Besides gender codes, The Art of Hammer is also fascinating in its depiction of wartime related artwork. These posters are filled with images of well formed, muscular men in either a submissive position to a foreign threat or in a state of solemnity, head cast down, defeated. 1959’s Yesterday’s Enemy poster features two soldiers black in white contrasted against a stark green rainforest background. The two soldiers fire against an unseen enemy fruitlessly. One soldier appears to be in his final death throes; the other cowers on the ground screaming at the enemy. In the poster for 1958’s The Camp on Blood Island, an American soldier bows his head in front of a Japanese soldier, awaiting the enemy’s blade to behead him. There are many other genres and trends represented within The Art of Hammer – comedy, romance, noir, science fiction – all of which are well worth analyzing and marveling at.
In addition, the Hammer films feature some of the best taglines ever put to poster. Below, because I can’t help myself, a brief sampling of my favorite taglines collected within The Art of Hammer.
1. “They called me BAD spelled M-E-N!” – from the poster to Bad Blonde (a.k.a. The Flanagan Boy)
2. “This is positively the only photograph we can show you!… Because we refuse to reveal the story’s shocking qualities.” – from Taste of Fear (a.k.a. Scream of Fear) whose poster features a single close up of Susan Strasberg screaming, her mouth agape in horror.
3. “I spy with my little eye something beginning with SEX… and I mean to put a stop to it.” – from the Bette Davis headlining The Anniversary.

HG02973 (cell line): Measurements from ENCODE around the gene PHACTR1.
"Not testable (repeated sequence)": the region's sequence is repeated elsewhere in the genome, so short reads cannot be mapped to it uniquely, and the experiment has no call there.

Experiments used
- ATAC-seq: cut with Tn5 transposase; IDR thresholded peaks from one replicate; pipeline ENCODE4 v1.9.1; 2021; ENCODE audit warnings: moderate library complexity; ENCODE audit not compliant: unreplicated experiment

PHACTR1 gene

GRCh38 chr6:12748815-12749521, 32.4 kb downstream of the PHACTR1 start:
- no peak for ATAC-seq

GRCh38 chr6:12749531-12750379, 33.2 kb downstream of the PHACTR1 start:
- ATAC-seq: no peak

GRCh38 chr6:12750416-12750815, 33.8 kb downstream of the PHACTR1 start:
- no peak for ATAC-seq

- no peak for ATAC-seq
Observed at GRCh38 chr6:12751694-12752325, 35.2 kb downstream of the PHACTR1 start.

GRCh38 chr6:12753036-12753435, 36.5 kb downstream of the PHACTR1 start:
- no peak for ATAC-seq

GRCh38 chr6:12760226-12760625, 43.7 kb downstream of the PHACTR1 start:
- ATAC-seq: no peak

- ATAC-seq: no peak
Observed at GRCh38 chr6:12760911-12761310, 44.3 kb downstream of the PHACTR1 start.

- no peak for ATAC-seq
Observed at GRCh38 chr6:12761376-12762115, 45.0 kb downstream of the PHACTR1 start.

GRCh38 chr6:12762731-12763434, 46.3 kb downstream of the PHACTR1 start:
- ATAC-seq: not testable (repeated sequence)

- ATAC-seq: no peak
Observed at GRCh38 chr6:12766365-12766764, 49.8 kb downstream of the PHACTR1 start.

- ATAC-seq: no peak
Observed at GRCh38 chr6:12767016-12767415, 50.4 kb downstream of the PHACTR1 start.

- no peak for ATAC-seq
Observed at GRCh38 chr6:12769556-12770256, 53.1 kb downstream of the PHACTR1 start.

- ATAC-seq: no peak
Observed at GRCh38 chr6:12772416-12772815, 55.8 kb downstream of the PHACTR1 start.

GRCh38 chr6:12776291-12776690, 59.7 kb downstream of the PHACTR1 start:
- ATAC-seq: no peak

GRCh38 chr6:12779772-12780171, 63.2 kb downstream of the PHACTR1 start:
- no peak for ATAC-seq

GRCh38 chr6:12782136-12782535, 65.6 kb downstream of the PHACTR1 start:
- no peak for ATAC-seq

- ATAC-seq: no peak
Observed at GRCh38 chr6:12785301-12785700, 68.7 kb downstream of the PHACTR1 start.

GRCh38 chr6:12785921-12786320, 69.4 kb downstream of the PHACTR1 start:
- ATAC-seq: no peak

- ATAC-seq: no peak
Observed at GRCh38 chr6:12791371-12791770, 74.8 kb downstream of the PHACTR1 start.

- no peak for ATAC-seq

Upon finishing Hearn’s book, I was struck by a deep sense of melancholy. For there were just so many films, so many titles that I had never even heard of, yet alone seen. Never has my film knowledge and credentials been so thoroughly put to the test. Staring at the names above the poster titles – the forgotten stars of yesteryear: Albert Lieven, Barbara Peyton, Michael Ripper*, Eric Porter, Julie Ege – I wondered who these people were, if anyone in fact remembered who they were? I wondered if these posters were the last artifacts of their existence; the only memento left proving that they had once lived, once mattered. Many of the films featured in The Art of Hammer are no longer readily available in print or video. Were these posters all that was left of them? And what of the films not included within the book? I thought of the old adage “If a tree falls in a forest and no one is around to hear it, does it make a sound?”
If a film is made and no one is around who remembers it, does it really exist at all?
*Hammer was actually producing artwork for films well before the 1950s but the artwork during the period could not be found – a fact, which is quite disheartening.
**Per The Art of Hammer, Michael Ripper appeared in more Hammer films than any other actor. A quick search on IMDB proves this to be true – Ripper has over two hundred credits to his name.